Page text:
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Sick hospital workers often expose patients to contagious illness

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Hospital workers often come to work with contagious respiratory illnesses, against the recommendations of public regulators, a Canadian study suggests.


Nearly all of the 2,093 care workers in the study who had such symptoms came to work at some point while sick.


For the study, published in the Journal of Infection Control & Hospital Epidemiology, nurses, doctors, and support staff at nine across Canada filled in online illness diaries during four flu seasons, recording symptoms such as a runny or stuffy nose, fever, cough or scratchy throat.


Of the 1,036 participants who had contagious respiratory illnesses during the study period, 52% reported working on every scheduled day of work and 94.6% reported working at least one day of their illness.


The most common reason given for working while sick was that the illness seemed mild and manageable. Compared to other care workers, physicians were more likely to work while sick and nurses were less likely.


But nurses who thought their managers expected them to show up unless they were too sick were more likely to feel obligated to work.


For most people, in fact, feeling obligated was a driving factor behind their decision to come to work sick, as was their perceptions of what managers expected from them. Younger workers, and workers without paid sick leave, were more likely to say they could not afford to stay home.


“It is only by knowing these reasons that managers and employers can take steps to mitigate the risk of infection to other people,” said Brenda Coleman, senior study author of the study from the Dalla Lana School of Public Health, University of Toronto, in email to Reuters Health. Eleven percent of the hospital workers said they had come to work even while feeling miserable because they had “things to do.” Physicians were under-represented in the study, and self-reporting of the illnesses may also confound the results, the authors acknowledge in their report.


The US Centers for Disease Control and Prevention advises workers to take seven days off or consider temporary reassignment if they have a fever and respiratory symptoms.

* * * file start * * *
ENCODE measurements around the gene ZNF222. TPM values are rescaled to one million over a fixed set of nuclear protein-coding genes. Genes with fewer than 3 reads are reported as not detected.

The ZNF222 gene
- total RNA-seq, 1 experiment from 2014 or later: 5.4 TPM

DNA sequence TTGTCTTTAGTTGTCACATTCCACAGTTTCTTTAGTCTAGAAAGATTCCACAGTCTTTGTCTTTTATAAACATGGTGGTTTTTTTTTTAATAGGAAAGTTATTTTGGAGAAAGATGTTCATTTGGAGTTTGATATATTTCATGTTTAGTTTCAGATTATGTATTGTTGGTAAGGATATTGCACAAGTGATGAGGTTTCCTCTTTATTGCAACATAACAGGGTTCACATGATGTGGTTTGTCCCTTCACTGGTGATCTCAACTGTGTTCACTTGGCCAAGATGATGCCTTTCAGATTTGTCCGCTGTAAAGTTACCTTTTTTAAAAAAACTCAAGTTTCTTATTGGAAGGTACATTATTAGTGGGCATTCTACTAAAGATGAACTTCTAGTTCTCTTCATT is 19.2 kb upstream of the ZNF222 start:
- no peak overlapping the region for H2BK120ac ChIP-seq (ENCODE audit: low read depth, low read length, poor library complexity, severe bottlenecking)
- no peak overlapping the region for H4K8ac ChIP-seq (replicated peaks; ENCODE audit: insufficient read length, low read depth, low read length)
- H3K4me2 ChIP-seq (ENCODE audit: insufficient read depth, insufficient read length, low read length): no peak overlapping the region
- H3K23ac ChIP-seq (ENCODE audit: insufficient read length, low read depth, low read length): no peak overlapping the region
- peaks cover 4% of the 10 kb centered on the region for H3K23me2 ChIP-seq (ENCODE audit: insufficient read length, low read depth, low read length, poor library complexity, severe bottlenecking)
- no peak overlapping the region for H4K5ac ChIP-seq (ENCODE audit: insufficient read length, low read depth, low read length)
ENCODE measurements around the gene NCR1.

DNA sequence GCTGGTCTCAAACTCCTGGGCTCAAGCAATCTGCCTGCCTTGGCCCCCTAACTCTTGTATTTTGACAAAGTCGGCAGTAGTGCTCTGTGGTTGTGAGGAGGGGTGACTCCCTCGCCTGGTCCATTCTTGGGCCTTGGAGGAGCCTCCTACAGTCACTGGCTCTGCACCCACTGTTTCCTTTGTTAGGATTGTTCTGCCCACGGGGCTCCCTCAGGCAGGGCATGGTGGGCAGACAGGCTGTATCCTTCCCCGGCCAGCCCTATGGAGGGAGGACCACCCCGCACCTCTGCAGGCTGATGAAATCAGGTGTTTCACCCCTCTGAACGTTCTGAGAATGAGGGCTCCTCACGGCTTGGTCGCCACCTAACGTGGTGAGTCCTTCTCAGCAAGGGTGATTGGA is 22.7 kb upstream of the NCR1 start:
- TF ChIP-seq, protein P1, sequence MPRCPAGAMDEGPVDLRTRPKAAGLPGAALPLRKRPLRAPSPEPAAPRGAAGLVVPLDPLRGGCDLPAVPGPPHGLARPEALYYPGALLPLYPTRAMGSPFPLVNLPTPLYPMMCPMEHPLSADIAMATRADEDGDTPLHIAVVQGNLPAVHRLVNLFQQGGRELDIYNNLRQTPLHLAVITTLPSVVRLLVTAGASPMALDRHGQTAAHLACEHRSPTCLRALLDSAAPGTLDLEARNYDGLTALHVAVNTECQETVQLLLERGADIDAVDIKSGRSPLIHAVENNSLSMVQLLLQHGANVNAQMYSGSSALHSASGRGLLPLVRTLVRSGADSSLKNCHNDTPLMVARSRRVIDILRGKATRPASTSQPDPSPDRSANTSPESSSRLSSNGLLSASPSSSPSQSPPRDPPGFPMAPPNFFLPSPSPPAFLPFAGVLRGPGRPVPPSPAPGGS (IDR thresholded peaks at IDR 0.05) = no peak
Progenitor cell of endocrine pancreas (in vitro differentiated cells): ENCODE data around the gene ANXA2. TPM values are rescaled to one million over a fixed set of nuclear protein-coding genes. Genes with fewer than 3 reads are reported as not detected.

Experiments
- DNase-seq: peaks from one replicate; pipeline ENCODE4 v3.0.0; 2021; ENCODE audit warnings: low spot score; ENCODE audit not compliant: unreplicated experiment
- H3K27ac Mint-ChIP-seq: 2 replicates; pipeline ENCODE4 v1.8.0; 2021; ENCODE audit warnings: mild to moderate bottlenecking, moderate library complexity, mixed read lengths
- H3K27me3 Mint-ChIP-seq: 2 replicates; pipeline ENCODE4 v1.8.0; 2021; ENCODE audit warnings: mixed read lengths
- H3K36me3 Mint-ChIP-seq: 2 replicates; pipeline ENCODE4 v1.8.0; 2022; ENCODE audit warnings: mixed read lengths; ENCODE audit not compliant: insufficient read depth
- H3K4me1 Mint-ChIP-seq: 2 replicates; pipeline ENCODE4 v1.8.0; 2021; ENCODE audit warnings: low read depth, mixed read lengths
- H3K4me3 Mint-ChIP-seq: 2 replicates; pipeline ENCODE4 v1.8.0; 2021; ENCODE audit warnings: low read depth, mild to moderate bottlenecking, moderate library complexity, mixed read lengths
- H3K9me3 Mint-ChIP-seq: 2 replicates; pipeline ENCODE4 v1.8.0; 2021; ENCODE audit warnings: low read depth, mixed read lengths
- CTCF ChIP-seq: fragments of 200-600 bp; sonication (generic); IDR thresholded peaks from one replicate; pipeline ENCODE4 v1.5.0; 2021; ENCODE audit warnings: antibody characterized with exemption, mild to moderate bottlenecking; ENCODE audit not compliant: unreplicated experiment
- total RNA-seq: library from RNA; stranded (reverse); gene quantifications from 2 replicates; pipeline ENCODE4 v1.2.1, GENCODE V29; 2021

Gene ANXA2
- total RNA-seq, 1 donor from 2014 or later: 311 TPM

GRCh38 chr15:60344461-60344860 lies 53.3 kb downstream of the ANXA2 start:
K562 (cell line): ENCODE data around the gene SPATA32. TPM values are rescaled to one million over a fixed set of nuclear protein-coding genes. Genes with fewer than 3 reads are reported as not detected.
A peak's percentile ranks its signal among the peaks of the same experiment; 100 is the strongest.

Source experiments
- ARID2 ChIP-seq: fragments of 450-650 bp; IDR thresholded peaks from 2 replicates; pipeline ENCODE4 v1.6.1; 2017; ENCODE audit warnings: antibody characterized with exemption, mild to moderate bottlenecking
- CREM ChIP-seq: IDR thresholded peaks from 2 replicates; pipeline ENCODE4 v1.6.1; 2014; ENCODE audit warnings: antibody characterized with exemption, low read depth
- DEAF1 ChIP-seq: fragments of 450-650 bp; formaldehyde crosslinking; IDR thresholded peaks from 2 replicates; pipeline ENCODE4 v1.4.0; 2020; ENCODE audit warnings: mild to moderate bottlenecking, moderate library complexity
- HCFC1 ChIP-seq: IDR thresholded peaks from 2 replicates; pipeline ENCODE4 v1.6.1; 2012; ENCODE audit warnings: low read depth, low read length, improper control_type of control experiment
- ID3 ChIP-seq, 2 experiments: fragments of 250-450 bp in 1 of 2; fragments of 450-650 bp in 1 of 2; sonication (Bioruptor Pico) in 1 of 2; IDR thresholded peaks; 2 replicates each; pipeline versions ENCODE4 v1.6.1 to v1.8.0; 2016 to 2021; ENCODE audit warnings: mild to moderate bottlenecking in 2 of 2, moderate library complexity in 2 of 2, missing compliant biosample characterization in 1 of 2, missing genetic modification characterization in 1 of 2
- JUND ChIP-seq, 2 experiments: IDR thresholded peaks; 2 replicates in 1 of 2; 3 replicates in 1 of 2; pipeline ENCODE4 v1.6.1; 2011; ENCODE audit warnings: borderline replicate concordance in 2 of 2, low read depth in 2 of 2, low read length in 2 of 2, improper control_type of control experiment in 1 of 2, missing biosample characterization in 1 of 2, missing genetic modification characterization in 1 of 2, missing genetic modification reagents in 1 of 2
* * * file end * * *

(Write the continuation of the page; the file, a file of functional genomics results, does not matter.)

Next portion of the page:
The research team suggests that changing sick leave policies and cultural norms could help reduce the risk of disease transmission from sick health care workers to patients.


Also needed, the researchers say, is an understanding of how to balance the costs and risks of absenteeism by sick workers against the costs and risks of illness transmission associated with working while ill.


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First two cases of Ebola confirmed in Congo’s South Kivu: Officials

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A woman and her child were the first two cases confirmed with in Congo’s South Kivu region this week, opening a new front in the fight against the outbreak.


Health officials said on Friday that the latest cases were more than 700 km (430 miles) south of where the outbreak was first detected.


has killed at least 1,900 people in Democratic Republic of Congo over the past year. This is the second biggest toll ever and militia violence combined with local resistance have made the outbreak harder to contain.


The 24-year-old woman had been identified as a high-risk contact of another case in Beni, more than 700 km north, last month, according to a government statement issued on Friday.


She travelled by bus, boat and road with her two children to Mwenga, in South Kivu, where she died on Tuesday night, according to a slide from a presentation by health officials.


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Research shows how nordic walking may benefit breast cancer patients